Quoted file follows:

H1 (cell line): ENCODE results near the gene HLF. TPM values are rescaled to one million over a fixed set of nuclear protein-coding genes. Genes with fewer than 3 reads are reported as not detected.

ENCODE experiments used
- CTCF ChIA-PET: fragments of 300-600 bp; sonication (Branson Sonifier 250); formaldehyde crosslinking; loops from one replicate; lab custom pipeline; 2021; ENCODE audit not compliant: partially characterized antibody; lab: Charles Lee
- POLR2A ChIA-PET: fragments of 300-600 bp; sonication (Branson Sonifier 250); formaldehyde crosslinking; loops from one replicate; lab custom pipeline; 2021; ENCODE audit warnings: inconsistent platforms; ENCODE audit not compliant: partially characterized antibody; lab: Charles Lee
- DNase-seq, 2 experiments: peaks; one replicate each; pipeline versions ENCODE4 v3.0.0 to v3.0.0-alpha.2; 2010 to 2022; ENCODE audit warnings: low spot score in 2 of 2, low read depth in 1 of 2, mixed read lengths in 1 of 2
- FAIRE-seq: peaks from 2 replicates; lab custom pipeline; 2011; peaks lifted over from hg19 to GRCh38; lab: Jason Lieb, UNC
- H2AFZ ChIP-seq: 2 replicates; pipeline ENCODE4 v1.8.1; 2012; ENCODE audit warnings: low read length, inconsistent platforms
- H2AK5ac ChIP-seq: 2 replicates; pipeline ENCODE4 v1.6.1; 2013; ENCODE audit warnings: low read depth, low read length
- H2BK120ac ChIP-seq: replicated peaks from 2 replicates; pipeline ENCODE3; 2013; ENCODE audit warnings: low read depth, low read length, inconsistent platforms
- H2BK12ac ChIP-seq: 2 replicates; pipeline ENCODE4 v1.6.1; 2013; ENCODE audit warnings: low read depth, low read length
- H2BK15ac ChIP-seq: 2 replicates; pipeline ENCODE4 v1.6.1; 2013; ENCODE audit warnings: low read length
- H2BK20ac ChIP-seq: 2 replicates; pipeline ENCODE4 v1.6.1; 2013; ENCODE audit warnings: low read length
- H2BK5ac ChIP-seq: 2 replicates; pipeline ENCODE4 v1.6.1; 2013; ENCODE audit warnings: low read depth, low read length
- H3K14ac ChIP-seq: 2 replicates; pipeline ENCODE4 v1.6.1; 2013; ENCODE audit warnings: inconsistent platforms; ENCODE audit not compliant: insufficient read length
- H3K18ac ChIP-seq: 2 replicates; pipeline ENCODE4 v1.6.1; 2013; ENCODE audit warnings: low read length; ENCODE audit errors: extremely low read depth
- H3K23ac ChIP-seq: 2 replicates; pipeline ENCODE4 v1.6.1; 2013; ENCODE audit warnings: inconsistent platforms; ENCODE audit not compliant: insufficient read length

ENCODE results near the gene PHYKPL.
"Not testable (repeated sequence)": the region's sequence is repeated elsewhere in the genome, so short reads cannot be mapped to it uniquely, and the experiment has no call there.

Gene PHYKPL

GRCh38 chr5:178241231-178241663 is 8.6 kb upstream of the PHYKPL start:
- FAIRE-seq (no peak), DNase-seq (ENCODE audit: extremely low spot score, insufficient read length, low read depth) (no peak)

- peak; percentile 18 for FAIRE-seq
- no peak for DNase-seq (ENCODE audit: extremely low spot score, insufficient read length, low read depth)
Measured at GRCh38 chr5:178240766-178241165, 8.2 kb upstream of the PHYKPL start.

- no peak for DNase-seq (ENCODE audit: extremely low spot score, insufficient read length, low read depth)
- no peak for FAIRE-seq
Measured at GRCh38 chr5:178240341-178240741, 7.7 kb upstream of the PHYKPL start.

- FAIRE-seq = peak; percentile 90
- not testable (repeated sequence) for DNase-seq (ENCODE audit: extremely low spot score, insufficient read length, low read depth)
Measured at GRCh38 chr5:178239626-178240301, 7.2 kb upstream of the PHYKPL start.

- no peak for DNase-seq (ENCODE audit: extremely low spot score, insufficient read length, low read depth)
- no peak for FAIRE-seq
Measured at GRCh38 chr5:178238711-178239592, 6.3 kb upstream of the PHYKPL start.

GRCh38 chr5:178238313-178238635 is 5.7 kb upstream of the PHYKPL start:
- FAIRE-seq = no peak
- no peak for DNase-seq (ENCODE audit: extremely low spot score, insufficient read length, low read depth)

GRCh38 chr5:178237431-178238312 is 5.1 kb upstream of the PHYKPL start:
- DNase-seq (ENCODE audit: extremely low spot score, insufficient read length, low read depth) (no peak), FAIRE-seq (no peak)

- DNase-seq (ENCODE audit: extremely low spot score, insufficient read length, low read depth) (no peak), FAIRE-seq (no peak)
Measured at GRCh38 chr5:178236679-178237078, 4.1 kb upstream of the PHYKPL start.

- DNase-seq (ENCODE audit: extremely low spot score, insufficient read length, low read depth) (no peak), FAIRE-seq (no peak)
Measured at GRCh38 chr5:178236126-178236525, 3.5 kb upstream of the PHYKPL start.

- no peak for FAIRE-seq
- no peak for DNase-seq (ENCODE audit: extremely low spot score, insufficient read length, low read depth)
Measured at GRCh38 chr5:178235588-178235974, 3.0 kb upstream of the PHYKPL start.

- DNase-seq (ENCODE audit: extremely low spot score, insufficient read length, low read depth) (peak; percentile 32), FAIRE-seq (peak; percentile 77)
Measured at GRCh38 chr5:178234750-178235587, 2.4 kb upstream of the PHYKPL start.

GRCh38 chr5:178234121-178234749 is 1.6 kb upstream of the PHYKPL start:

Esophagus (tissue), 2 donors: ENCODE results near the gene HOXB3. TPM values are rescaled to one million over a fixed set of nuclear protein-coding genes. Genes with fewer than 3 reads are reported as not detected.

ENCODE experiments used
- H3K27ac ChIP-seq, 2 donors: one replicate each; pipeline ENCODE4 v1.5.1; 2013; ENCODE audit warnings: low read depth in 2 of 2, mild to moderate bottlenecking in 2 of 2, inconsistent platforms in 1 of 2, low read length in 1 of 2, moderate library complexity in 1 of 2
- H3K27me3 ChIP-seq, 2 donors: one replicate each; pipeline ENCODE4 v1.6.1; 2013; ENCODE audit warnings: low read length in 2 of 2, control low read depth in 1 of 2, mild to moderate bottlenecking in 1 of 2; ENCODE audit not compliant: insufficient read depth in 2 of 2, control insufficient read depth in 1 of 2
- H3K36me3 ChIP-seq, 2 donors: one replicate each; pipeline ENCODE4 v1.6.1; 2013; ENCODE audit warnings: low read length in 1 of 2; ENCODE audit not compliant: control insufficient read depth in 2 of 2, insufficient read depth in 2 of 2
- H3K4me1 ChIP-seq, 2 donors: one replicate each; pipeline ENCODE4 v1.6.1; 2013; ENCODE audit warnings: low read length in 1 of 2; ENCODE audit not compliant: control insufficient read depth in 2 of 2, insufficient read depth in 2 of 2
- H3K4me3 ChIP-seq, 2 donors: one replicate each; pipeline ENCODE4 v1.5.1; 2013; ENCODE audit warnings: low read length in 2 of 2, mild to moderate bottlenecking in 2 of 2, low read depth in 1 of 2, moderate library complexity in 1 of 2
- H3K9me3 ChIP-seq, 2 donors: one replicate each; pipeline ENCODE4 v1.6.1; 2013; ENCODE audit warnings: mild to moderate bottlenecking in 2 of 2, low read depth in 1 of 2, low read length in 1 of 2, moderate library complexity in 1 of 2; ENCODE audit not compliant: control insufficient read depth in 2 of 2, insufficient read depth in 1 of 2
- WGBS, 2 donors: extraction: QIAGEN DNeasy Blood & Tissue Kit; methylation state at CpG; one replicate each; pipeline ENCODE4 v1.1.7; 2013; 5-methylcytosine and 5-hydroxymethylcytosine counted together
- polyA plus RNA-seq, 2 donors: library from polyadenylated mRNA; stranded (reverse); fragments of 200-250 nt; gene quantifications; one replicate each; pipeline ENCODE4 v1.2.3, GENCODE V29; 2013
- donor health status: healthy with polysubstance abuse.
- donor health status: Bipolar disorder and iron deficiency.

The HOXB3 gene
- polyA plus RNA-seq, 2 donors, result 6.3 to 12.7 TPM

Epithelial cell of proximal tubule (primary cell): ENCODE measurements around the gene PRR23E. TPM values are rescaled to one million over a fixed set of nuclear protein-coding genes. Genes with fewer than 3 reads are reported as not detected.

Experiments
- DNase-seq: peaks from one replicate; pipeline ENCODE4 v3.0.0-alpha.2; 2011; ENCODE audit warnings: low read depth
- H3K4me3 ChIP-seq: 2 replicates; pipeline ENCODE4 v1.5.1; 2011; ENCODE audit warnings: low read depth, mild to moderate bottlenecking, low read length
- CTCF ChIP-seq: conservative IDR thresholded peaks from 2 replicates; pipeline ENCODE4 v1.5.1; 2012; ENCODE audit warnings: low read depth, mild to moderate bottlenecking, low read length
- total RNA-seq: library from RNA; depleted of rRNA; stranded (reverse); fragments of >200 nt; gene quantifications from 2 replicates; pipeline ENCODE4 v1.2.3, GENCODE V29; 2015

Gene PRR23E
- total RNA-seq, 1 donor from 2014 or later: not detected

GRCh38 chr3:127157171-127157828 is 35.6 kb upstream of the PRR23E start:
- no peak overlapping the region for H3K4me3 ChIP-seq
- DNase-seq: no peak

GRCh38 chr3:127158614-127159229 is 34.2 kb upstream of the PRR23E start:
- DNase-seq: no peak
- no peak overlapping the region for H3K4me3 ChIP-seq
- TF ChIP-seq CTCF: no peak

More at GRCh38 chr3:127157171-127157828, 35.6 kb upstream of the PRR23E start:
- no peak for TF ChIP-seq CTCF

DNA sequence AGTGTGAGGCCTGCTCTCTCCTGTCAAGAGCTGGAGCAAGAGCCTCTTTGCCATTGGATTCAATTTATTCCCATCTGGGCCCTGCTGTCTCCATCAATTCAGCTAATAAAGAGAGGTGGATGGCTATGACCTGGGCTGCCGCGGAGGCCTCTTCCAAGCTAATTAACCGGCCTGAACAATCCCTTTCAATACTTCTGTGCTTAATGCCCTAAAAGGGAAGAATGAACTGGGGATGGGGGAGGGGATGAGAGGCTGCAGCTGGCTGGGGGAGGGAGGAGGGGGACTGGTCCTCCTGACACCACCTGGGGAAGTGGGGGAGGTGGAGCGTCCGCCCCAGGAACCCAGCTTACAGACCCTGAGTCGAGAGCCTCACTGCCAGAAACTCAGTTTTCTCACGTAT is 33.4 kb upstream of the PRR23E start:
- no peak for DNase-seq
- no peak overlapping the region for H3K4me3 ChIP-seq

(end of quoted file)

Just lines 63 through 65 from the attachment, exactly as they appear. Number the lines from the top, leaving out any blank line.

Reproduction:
Epithelial cell of proximal tubule (primary cell): ENCODE measurements around the gene PRR23E. TPM values are rescaled to one million over a fixed set of nuclear protein-coding genes. Genes with fewer than 3 reads are reported as not detected.

Experiments
- DNase-seq: peaks from one replicate; pipeline ENCODE4 v3.0.0-alpha.2; 2011; ENCODE audit warnings: low read depth